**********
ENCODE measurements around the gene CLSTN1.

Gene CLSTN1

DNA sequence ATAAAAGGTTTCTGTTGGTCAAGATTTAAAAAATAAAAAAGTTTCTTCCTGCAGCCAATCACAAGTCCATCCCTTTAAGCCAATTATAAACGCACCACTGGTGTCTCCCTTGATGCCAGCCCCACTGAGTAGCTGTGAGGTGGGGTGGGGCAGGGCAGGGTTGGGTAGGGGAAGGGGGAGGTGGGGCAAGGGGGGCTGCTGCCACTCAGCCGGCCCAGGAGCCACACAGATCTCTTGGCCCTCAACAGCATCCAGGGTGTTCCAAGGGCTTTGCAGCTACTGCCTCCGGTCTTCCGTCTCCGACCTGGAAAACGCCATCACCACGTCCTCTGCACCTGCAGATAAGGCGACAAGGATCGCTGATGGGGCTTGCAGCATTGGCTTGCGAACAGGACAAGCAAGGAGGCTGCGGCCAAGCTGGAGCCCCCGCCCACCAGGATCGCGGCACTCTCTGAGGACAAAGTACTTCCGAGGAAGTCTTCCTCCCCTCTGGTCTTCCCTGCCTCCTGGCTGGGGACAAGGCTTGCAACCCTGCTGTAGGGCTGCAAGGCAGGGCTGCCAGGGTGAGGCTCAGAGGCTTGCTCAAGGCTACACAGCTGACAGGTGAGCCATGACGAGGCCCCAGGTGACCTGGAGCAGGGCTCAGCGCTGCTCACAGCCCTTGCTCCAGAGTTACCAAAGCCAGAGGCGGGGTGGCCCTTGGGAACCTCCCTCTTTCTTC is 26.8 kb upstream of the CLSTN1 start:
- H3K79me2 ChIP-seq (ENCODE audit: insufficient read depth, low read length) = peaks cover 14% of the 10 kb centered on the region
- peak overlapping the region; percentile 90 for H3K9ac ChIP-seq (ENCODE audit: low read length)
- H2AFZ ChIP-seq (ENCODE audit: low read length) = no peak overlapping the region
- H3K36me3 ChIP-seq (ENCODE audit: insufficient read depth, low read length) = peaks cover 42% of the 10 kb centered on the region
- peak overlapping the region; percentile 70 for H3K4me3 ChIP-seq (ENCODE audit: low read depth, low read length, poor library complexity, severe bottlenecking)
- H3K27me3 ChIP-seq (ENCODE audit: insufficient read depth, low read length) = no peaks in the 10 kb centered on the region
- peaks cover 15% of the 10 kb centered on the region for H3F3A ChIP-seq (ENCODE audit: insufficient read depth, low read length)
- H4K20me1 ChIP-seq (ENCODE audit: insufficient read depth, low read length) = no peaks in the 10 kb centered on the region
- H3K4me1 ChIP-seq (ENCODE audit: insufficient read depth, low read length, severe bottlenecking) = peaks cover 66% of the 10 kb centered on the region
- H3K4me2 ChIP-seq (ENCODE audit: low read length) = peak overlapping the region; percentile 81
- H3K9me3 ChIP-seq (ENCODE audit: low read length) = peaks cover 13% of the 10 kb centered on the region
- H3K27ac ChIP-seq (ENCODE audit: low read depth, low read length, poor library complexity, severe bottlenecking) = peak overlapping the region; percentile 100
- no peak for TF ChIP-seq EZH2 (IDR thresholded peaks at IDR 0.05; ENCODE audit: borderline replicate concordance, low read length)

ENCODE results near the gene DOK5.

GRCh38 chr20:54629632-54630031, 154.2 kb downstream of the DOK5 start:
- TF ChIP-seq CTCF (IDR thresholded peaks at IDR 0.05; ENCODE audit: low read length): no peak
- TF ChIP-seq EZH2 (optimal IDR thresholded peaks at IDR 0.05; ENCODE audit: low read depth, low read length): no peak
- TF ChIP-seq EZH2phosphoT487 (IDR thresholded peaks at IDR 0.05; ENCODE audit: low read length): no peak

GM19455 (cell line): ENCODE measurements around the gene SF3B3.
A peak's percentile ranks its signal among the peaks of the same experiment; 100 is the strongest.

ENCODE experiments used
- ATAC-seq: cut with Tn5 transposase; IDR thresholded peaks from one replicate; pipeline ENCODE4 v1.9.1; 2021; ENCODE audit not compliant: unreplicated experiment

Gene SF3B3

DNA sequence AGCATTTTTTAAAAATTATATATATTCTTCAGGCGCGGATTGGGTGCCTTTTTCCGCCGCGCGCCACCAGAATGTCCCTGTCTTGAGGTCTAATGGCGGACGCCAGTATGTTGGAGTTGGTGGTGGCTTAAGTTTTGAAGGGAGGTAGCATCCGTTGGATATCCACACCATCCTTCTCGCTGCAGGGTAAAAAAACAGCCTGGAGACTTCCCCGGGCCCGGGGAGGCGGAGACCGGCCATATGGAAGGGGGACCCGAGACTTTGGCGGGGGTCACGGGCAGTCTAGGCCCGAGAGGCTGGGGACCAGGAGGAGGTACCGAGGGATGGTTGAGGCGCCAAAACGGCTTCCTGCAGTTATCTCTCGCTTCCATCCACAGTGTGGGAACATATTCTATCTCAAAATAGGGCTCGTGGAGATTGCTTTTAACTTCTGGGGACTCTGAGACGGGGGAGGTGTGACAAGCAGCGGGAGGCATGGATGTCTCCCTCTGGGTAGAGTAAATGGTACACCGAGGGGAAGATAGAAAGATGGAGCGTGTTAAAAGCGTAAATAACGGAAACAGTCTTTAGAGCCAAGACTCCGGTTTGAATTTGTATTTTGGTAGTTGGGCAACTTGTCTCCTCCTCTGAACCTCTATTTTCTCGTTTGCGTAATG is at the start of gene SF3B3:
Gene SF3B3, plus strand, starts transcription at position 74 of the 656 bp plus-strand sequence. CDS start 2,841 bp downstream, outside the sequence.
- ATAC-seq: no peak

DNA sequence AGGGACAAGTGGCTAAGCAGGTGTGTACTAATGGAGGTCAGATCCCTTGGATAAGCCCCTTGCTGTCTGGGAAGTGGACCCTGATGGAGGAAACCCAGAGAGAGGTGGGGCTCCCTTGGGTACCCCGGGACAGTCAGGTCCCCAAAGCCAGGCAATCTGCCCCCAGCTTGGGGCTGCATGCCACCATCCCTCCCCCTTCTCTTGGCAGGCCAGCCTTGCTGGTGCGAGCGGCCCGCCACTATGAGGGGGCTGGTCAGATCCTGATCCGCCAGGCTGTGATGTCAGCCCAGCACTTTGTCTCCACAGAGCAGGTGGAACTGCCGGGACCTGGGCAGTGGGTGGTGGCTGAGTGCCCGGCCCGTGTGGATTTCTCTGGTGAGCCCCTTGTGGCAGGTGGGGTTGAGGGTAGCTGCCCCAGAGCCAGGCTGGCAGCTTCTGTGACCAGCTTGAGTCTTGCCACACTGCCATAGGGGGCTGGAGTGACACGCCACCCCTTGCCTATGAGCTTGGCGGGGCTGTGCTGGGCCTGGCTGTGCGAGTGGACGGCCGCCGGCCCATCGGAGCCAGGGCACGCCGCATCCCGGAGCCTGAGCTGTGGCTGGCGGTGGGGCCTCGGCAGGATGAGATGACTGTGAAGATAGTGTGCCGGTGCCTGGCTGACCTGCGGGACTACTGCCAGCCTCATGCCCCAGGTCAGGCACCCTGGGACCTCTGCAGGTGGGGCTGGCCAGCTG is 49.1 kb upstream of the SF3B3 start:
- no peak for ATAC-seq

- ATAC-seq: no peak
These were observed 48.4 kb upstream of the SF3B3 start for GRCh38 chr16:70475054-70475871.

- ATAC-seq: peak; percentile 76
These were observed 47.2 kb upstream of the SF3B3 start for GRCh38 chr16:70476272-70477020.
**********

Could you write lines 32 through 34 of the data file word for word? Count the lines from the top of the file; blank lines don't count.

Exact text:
- ATAC-seq: no peak
These were observed 48.4 kb upstream of the SF3B3 start for GRCh38 chr16:70475054-70475871.

- ATAC-seq: peak; percentile 76